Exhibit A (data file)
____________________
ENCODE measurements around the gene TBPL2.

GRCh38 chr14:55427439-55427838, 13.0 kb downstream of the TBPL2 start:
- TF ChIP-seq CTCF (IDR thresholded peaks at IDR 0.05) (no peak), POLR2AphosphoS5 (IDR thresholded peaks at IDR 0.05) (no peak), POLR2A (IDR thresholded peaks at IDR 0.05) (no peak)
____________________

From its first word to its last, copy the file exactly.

ENCODE measurements around the gene TBPL2.

GRCh38 chr14:55427439-55427838, 13.0 kb downstream of the TBPL2 start:
- TF ChIP-seq CTCF (IDR thresholded peaks at IDR 0.05) (no peak), POLR2AphosphoS5 (IDR thresholded peaks at IDR 0.05) (no peak), POLR2A (IDR thresholded peaks at IDR 0.05) (no peak)